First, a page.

Gardner Remembers (2011)

Gardner Remembers, The Lost Tapes: a Novel (2011)

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Cover art by Carlos Gonzalez

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“Mesler captures the flavor of the late 60s/early 70s Memphis music scene expertly, especially his evocation of the Shell as it was then.  I could almost hear Knowbody Else (later Black Oak, Arkansas) performing their creepy local FM hit, “Flying Horse of Louisiana,” there while I was reading Gardner Remembers.”   —Ross Johnson, drummer for Panther Burns, Jim Dickinson, and Alex Chilton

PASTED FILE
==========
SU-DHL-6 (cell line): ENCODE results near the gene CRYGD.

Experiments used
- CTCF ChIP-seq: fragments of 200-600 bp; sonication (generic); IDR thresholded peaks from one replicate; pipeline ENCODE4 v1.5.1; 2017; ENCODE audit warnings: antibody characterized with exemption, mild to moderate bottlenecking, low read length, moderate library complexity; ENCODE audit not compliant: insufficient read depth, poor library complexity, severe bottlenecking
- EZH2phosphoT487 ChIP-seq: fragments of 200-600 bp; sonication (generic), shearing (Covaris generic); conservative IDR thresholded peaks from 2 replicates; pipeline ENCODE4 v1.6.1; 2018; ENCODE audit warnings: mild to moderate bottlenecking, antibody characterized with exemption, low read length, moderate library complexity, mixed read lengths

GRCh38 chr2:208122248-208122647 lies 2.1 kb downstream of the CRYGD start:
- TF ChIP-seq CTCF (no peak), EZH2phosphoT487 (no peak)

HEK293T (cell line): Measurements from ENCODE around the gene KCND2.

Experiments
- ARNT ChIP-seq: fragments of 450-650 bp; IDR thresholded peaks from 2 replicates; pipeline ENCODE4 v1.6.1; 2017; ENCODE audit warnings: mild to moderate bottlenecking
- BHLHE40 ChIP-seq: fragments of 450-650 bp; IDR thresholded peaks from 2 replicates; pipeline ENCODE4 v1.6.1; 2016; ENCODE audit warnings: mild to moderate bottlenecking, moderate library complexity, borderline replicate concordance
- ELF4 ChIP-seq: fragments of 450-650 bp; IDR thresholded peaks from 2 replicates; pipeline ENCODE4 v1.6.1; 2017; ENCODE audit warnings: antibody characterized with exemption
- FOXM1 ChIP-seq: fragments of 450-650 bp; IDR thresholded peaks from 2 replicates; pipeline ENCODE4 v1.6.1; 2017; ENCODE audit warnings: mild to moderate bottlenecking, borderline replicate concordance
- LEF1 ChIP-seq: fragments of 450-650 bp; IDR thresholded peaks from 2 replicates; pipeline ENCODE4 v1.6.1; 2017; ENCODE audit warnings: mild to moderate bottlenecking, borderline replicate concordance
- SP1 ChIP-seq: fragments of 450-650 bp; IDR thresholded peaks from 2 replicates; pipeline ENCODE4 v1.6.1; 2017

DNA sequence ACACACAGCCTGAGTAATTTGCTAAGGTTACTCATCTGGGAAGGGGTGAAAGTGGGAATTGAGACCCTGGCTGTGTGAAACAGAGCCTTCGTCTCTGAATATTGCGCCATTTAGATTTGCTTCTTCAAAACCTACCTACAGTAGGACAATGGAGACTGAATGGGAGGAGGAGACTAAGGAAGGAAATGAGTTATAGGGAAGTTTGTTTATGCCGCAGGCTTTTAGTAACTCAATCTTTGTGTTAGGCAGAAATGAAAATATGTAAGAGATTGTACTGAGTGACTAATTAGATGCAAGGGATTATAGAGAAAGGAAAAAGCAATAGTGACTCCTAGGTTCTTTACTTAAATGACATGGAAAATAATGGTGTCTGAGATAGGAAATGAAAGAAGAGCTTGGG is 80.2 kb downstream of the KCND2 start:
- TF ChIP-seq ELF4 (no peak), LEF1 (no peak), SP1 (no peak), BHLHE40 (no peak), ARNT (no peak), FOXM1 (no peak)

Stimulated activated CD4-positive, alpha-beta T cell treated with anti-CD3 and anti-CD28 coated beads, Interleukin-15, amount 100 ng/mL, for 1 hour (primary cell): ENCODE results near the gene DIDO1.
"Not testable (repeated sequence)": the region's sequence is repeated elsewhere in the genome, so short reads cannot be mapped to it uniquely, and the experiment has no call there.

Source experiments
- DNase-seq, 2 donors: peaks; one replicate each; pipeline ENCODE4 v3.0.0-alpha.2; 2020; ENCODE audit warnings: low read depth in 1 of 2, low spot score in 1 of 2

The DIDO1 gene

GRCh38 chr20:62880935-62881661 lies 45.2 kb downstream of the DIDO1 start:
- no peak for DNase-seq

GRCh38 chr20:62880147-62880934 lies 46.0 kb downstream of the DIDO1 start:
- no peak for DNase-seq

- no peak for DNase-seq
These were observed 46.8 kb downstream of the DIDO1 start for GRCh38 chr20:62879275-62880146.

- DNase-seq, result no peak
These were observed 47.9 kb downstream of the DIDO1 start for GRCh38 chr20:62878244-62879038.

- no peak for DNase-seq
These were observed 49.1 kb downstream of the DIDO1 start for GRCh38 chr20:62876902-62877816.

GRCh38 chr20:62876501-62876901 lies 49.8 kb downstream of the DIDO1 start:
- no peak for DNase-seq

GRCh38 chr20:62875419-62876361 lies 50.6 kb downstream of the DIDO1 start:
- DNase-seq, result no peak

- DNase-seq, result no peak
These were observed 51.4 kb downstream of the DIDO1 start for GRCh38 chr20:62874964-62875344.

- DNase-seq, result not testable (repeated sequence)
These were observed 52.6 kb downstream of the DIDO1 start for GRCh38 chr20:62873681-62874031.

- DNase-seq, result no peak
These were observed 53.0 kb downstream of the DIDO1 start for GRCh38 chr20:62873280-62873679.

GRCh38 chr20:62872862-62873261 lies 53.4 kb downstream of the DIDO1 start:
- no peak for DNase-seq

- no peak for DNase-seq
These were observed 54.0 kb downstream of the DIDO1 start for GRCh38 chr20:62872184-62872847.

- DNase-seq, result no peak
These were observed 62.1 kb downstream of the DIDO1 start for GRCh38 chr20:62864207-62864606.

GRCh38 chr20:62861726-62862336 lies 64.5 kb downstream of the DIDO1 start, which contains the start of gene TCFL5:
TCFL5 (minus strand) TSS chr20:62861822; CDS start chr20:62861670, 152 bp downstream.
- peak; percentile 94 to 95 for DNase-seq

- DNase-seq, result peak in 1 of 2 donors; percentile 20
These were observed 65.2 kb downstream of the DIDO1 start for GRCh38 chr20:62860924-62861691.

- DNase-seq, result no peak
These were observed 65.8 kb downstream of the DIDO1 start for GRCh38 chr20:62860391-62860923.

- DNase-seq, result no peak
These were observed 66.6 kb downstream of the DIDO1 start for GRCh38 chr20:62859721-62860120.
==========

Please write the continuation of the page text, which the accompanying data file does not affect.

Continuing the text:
“Corey Mesler’s new novel takes its template from Jann Wenner’s Lennon Remembers, the epic, soul-baring interview conducted for Rolling Stone in 1970. The interview subject here is Buddy Gardner, a fictional 60s music icon from Memphis…In this imagined universe, Gardner’s late 60s group, Black Lung, made one critically revered album, Turntable Poison, produced by Jim Dickinson…This fantasy interview is a smartly-rigged device for an extended rumination on the 60s/70s cultural sea change and the conflicting forces that both motivated and frustrated the artists of that era…Gardner is an intriguing, paradoxical character…he’s arrogant and self-deluded one moment, vulnerable and self-effacing the next—the standard bag of contradictions for any ‘tortured’ rock star. His ‘muse,’ Lorelei, is never far from his side, subtly pulling the strings, more of a Jeanine Pettibone to his David St. Hubbins than a Yoko to his John…In that spirit, there’s plenty of devilish humor here, too, not least the willfully obtuse titles the author has concocted for Gardner’s imaginary catalog of songs: ‘The Rules for Hide and Seek,’ ‘They Bribe the Lazy Quadling,’ ‘The Shell When I Knew It,’ ‘In Real Time Nothing Happens.’ These surely belong on an imaginary mix-tape right alongside ‘Snowflakes Falling on the International Dateline’ by the Count Five… The author delights in pushing our record geek buttons throughout Gardner Remembers—the West Coast Pop Art Experimental Band, Roky Erickson, Sam the Sham, the Gentrys, Fever Tree…and, oh yes, the Pretty Things, all get a mention…In a final hardy-ha-ha, the book signs off with a note that Turntable Poison has been reissued by Sundazed—with bonus tracks, of course. After reading this book, you’ll be wishing that was true.”     –Mike Stax, in Ugly Things #33 (Spring/Summer 2012)

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